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Garden Trends


It’s finally happened! Spring has sprung and we are enjoying our first week of balmy temperatures. At last we can feel confident about putting our plants in the ground, letting them stretch their toes out into rich, welcoming earth.

It is not a season without its concerns, according to Barbara Pierson of White Flower Farm, which has an extensive mail-order service as well as a retail outlet on Route 63 in Morris. “I’m very concerned for the fruit trees,” she revealed. “The bees have not been able to pollinate. The rain just washes the pollen off.”

But when it comes to gardening, she said the outlook is good. Retail sales are ahead of last year. “People have been buying despite the weather,” she said. “People go through the long winter and are dying to get their hands in the soil.”

So, what are people looking for in their gardens? According to Pierson, raised bed and container gardening are “huge.” “There is a big trend toward vegetables raised in beds and containers because, guess what, anyone can have a container,” she continued. “You can raise tomatoes, squash—there’s even a cucumber called the Patio Snacker. We’ve been shipping tomato plants for seven weeks now. The Super Gold tomato is super-productive and you will get a lot of tomatoes from one pot.”

Pierson, who is available to give talks, has a Power Point presentation illustrating the “many cool varieties of containers.”

“That’s what people want to hear about,” she said. “You can have color on your deck.”

Many of us are not visionary when it comes to planning a garden but White Flower Farm has help for that, too. “We have pre-planned gardens now,” she revealed. “They are located on the website in the perennials section under Garden Designs. There are even pre-planned container designs and you can buy perennial mixes.”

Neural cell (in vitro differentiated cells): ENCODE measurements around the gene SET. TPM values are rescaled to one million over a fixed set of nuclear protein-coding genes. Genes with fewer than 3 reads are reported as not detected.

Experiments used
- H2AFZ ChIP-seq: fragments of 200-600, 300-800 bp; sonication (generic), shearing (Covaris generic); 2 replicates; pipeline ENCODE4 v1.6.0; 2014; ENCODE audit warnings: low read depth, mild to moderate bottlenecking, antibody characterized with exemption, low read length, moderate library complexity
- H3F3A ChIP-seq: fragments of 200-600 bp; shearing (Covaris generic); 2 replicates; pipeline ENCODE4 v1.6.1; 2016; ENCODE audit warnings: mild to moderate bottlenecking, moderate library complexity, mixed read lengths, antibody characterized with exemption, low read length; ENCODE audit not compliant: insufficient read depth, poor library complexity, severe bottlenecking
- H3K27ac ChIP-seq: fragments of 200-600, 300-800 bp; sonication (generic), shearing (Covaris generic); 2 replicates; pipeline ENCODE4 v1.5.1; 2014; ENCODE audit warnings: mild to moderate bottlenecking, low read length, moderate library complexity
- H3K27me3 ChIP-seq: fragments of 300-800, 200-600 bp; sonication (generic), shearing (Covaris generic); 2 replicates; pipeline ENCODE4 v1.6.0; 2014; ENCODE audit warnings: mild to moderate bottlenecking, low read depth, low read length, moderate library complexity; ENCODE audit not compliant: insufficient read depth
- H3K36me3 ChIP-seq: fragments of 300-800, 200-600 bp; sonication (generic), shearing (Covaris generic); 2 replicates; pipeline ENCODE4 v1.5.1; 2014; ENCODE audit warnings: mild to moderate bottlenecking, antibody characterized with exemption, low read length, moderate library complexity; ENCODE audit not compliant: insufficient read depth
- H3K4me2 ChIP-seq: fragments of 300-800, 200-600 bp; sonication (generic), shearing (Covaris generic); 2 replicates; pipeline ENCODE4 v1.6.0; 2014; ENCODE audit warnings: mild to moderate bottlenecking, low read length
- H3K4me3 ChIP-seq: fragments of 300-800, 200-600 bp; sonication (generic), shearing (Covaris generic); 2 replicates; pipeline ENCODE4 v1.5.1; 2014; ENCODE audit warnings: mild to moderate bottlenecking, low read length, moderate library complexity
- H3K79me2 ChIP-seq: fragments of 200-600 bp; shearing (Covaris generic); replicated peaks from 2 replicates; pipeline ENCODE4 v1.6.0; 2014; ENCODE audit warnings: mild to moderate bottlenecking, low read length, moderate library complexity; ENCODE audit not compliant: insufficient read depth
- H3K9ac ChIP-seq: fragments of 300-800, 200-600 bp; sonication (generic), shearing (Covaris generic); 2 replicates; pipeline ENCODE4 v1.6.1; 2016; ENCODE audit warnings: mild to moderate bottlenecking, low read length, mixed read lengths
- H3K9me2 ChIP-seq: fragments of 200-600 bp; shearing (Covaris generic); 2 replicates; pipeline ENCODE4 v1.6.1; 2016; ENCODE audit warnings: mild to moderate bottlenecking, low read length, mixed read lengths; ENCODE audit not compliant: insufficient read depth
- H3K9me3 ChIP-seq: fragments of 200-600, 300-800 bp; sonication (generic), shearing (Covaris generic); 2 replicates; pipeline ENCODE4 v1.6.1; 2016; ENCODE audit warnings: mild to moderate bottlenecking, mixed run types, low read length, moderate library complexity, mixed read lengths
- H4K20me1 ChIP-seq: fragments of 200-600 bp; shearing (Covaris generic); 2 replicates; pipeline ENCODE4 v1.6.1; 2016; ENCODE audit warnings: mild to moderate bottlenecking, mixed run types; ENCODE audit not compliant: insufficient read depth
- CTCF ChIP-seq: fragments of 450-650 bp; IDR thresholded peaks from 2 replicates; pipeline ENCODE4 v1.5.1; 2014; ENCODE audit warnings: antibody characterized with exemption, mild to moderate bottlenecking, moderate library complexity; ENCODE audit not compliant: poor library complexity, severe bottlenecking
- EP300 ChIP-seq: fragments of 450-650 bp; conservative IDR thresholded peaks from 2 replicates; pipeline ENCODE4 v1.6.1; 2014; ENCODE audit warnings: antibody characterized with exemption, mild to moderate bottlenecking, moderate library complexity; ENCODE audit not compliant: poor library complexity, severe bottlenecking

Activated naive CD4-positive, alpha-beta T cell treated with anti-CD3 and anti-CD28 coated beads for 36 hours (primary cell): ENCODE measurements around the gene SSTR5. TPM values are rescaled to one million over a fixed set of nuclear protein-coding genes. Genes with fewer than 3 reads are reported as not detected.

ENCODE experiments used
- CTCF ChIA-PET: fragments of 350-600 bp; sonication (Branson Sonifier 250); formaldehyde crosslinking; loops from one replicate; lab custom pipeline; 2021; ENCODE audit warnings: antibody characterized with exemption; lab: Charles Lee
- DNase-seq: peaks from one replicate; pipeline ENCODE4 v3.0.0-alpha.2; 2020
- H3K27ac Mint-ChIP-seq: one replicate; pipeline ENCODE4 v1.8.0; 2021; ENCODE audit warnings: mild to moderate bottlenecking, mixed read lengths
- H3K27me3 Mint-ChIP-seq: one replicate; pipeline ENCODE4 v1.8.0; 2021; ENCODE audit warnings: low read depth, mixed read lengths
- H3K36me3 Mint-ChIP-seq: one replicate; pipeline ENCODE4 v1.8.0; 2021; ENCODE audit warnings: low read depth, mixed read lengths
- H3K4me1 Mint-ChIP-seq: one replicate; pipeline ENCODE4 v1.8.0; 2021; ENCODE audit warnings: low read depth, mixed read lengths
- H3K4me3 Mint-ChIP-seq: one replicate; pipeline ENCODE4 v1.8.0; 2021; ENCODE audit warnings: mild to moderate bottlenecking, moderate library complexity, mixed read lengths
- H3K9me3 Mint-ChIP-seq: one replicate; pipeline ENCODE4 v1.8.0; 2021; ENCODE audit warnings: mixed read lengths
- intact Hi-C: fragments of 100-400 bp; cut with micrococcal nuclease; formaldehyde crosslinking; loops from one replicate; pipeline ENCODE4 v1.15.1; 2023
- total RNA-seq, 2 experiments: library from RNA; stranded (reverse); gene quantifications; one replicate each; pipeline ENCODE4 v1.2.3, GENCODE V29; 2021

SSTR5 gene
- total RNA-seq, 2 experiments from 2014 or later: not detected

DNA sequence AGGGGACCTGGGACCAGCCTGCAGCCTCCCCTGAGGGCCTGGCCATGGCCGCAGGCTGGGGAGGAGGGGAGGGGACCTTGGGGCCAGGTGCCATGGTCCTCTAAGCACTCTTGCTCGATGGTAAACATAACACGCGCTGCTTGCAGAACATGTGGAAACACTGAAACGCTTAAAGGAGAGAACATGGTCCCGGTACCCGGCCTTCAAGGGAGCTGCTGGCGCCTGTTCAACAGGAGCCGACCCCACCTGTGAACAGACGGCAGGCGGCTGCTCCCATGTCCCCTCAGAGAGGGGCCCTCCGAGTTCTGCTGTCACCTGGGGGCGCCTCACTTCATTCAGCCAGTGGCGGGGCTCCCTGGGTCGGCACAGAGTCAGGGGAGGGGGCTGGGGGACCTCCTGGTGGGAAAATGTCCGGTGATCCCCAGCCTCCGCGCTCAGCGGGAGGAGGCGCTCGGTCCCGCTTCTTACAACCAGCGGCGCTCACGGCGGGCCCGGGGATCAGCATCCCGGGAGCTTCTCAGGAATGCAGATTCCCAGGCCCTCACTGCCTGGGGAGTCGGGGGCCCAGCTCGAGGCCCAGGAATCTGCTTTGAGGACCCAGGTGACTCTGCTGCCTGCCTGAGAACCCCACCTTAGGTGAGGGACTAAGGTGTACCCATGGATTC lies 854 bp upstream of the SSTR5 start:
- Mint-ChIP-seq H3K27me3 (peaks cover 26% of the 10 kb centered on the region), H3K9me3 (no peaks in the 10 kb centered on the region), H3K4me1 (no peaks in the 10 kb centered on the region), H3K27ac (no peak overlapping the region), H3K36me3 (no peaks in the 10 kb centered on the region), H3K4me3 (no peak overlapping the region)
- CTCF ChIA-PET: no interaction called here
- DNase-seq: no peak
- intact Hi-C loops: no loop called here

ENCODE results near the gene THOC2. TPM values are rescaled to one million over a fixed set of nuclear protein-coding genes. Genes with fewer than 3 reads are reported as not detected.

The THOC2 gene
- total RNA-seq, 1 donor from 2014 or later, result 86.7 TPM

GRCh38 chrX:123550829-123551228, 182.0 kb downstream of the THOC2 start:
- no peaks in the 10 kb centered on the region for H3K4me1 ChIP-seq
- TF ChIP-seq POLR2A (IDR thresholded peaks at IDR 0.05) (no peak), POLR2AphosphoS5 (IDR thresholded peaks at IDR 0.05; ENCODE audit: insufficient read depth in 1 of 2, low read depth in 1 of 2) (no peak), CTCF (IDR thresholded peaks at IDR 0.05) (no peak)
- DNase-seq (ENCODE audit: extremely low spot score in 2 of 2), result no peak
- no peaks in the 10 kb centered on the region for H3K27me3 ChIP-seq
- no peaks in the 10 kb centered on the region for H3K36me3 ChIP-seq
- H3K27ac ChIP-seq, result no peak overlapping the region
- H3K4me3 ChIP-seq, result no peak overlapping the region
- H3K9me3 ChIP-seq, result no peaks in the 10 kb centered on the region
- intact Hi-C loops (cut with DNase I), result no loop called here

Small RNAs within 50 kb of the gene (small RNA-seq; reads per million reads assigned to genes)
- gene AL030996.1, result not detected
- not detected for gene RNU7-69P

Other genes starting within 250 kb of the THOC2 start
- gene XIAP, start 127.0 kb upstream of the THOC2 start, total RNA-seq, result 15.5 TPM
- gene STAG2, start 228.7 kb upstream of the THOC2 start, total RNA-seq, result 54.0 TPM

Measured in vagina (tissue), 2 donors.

She hastens to add, “Gardening is not about right or wrong. It’s what works for you—you can do this! We just want to make it as easy as possible.”

But gardeners must be nimble and willing to change with the changing climate. “Each town is different according to the hardiness zone maps done in 2012, partially because of warming,” Pierson said. “Even Litchfield County has a variety of zones. And I think there are micro-climates within towns. Are you in a valley? Up on a hill? On a slope? Do you have drainage? It’s so complicated now. Even a stand of trees can change things. You can’t generalize—every yard is different.”

And some of the old favorites might be struggling with the new reality. “With the winters warmer and the amount of rain we have had in the past two years, plants that don’t like wet feet are having trouble,” she said. “We are losing roses, lavender and buddleia (butterfly bush)—plants that are sensitive to water. We recommend that you think of drainage when planning your garden. Standing water in winter is affecting the success for perennials, depending on the site.”

Another thing affecting garden planning is the boxwood blight that blew into the region last year. Clive Lodge of Cornwall, an English garden designer who has designed landscapes for the likes of Oscar de La Renta in Kent, said the trend in formal gardening in New England is going to change. “Boxwood is such a standard on estates,” he said. “It’s an evergreen that gives color and structure year-round. But the blight came in last year and spread like wildfire. There is no cure and it kills the boxwood. It can’t be replaced because the disease will be there for 30 years. I’ve dug out thousands of dollars-worth of boxwood. Rhododendrons are affected, too.”